The eagerly anticipated stage profiles for the 2014 Trans-Savoie race have just been announced, and we are bringing them to you hot off the press! Featuring six days packed full of intense racing on multiple timed stages, with an incredible 24,302m of descending and a total of 302km of riding, it is redefining ‘epic’!
The route winds its way from the impressive start in Val D’Isere, to the finish line in Chamonix through one of the Alps most challenging and beautiful regions. ENDURO magazine could not resist getting involved so will be sending our brave female racer, Rachael Gurney to bring you the highs and lows of racing in what must certainly be one of the toughest races on the 2014 calendar. Her preparation and story begins tomorrow but first let’s check out the stages.
The Trans-Savoie is the creation of Ali Jamieson, owner of the popular trailAddiction guiding company operating out of Les Arcs. Pulling together a continuous route of over 300km, linked in with lifts that were open, on mostly unmarked, “secret” natural singletrack that is also really cool to ride, and that finished near a campsite each night was sure to be a logistical nightmare. In-fact, the event took over three summers of development. The team behind this event deserve a lot of credit for making this happen; I can only imagine the initial responses they received when asking permission to close walkers trails, to walkers, in peak walking season!
Packing for the event will be just as much a tactic as the racing itself, each racer will have just one bag that will be moved from camp to camp, while they are racing so care must be taken over what is essential, and what can be left at home. Of course, this race will be battled out in the high mountains, it will be remote, rugged and very high, so warm clothing and waterproofs are essential. It was 100% sunshine throughout the event last year, but it could easily snow this time around, riders will need to be prepared! Camping is normally at the bottom of the valley at around 1000m, but the first night will be at 1850m in Val D’Isere, so could be cold.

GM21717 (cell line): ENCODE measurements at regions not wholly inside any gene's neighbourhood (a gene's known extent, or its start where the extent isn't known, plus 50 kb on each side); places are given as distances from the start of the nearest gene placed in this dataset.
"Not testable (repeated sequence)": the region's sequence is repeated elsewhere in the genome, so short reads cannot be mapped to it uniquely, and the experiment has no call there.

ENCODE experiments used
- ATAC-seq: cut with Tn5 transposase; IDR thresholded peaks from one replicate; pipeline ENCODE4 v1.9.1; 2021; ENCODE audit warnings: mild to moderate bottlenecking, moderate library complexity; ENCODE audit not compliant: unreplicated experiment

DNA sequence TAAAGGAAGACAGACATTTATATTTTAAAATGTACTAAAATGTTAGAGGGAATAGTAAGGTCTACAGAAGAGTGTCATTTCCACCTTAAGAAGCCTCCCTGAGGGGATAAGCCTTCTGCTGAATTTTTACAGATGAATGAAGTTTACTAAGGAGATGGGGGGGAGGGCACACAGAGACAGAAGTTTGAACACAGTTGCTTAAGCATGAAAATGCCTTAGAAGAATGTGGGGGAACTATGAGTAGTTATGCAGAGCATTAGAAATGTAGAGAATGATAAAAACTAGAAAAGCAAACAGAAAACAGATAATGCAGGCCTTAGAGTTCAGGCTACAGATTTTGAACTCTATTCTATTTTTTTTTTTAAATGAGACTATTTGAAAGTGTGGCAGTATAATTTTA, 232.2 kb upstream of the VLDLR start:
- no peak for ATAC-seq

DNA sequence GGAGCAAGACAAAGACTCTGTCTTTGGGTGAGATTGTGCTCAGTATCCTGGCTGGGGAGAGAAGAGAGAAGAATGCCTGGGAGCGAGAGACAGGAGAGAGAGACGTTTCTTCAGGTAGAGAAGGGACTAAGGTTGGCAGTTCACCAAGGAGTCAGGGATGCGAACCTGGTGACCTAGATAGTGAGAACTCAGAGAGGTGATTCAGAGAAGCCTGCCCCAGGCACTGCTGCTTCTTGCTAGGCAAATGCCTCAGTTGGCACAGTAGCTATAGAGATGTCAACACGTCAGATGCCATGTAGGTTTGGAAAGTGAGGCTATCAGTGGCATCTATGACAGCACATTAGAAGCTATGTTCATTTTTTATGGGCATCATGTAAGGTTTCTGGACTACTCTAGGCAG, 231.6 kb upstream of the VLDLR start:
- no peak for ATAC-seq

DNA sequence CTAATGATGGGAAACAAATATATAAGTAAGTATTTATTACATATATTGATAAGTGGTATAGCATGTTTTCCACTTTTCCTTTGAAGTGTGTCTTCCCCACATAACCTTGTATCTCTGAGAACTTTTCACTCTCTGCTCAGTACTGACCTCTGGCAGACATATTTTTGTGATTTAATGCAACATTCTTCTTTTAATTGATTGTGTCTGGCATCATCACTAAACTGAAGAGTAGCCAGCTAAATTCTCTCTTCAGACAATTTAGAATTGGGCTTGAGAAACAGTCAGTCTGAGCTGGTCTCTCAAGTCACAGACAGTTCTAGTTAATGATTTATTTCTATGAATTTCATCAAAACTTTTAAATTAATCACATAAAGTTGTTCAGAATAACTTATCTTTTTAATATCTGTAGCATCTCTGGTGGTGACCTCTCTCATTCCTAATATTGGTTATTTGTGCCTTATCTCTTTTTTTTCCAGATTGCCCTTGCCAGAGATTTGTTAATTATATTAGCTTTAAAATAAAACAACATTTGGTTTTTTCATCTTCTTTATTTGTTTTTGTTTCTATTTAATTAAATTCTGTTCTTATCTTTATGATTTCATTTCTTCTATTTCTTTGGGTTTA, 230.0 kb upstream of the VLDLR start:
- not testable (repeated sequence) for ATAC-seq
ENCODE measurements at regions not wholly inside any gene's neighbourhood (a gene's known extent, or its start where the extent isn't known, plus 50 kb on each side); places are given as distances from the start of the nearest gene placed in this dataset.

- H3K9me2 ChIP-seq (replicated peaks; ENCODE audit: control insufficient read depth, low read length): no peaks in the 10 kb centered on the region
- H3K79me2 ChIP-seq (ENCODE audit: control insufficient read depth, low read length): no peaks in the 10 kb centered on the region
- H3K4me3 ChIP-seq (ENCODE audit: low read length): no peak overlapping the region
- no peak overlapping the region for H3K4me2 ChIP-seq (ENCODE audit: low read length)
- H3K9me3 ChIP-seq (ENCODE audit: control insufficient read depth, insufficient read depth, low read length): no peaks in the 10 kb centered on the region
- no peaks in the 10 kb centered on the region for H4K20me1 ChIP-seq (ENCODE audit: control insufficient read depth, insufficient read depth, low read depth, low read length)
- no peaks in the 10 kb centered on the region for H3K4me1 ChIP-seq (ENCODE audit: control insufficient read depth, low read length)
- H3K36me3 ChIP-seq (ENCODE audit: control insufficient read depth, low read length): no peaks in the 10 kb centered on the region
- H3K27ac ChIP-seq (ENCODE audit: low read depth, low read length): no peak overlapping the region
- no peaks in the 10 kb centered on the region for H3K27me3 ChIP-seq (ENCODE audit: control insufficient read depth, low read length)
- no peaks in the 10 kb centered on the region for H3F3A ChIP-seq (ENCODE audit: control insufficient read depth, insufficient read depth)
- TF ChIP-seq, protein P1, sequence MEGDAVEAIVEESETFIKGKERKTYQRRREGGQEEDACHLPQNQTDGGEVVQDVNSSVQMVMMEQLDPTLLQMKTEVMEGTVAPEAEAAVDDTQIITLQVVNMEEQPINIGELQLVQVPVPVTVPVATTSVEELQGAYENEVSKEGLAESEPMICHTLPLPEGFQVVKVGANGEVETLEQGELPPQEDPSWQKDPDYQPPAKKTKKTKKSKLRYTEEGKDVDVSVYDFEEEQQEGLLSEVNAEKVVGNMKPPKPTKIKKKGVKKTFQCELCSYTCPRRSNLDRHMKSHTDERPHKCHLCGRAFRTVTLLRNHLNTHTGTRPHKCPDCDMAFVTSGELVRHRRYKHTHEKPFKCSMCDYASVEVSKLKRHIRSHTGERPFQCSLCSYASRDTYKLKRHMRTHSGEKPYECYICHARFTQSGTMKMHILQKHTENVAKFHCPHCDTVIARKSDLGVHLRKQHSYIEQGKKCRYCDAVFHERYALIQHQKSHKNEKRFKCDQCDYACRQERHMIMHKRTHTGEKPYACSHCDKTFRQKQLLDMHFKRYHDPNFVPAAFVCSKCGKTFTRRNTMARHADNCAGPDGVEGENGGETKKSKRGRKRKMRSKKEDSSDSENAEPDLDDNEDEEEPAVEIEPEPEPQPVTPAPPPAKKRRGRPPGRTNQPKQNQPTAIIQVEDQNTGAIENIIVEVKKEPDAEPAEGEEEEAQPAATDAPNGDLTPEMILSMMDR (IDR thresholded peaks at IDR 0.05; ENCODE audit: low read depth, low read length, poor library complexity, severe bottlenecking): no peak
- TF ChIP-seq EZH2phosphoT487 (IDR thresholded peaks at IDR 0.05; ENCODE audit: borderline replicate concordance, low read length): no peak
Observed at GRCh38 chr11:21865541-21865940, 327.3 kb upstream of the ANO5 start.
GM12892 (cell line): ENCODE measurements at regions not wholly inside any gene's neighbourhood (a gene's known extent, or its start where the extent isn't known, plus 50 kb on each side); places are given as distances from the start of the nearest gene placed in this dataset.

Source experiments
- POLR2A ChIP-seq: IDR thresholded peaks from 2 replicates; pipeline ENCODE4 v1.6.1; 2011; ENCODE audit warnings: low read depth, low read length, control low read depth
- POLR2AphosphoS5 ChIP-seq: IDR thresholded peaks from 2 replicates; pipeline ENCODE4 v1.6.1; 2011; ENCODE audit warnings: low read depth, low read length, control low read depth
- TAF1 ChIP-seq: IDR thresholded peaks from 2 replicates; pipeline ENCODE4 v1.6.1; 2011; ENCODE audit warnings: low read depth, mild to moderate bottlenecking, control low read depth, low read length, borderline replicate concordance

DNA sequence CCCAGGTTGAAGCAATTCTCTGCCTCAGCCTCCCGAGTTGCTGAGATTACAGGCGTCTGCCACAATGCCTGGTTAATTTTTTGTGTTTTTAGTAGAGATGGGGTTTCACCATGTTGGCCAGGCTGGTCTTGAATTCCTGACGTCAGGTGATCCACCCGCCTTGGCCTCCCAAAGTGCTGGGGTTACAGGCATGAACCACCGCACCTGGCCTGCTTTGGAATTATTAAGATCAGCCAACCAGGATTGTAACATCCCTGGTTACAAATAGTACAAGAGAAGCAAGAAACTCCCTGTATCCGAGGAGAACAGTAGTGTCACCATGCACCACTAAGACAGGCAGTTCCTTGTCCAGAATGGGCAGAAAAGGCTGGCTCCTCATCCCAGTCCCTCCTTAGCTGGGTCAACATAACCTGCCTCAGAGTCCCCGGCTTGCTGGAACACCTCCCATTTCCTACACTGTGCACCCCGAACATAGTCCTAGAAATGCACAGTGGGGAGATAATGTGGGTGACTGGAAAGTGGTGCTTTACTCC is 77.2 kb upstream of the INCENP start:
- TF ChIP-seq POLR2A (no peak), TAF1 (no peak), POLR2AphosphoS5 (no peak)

This is a race that will be won on the downhills, however, it is a huge amount of riding to complete in one week. Featuring 30-minute stages with over 1500m descending in one hit, this event will push riders like no other. It is the equivalent of riding the Megavalanche twice on the same day, with a bit of liaison in between, and then repeating that for 6 days in a row! Racers will certainly have to balance exertion against downhill pace, it’s physically very demanding to descend for so long, and reliability and consistency will be required to take the overall win. Ali recommends 2.3″ tyres with very strong sidewalls as a minimum requirement, and for heavy riders a DH dual-wall tyre on the rear is highly advised.
Big brakes are strongly recommended. Ali works as a guide on these trails and runs Shimano Saints on 203mm rotors front and rear and rarely feels over-braked. They get damned hot! Your brakes will get tested too, there are many tight switchbacks so you had better get practicing! A dropper post is pretty much indispensable these days, but in a crash ripping off remote lever or barb is a common problem – this is another choice racers will have to make. Racers will have to look after their bikes too, rear mechs and mech hangers are a common problem – torn off on tight squeezes between rocks. And let’s not forget wheels and suspension too, 25,000m of descending on very harsh rooty, rocky terrain puts some very unique pressure on the bike!
The team was really pleased with how the event went last year and the feedback was amazing from all the riders. This year almost half the course is brand new, and some of the longest stages have been split in two. Ali found that after over 30 minutes of race-pace descending, riders were just hanging on for dear life by the bottom, this is supposed to be fun as well as a race so by splitting the stages into 15 minute sections; riders will be able to regroup and compare adrenaline-fuelled anecdotes before getting back on it for the second half. Of course, a select few of the bigger stages will still be ridden all in one hit, this is “Big Alpine Enduro” after all!
This will certainly be an epic adventure that will push riders to the limits however, in sharing that common experience racers will inevitably make new friendships that will last a lifetime. Tune in tomorrow as our ENDURO Magazine racer, Rachael Gurney, begins her Trans-Savoie adventure.
For more information check out the Trans Savoie website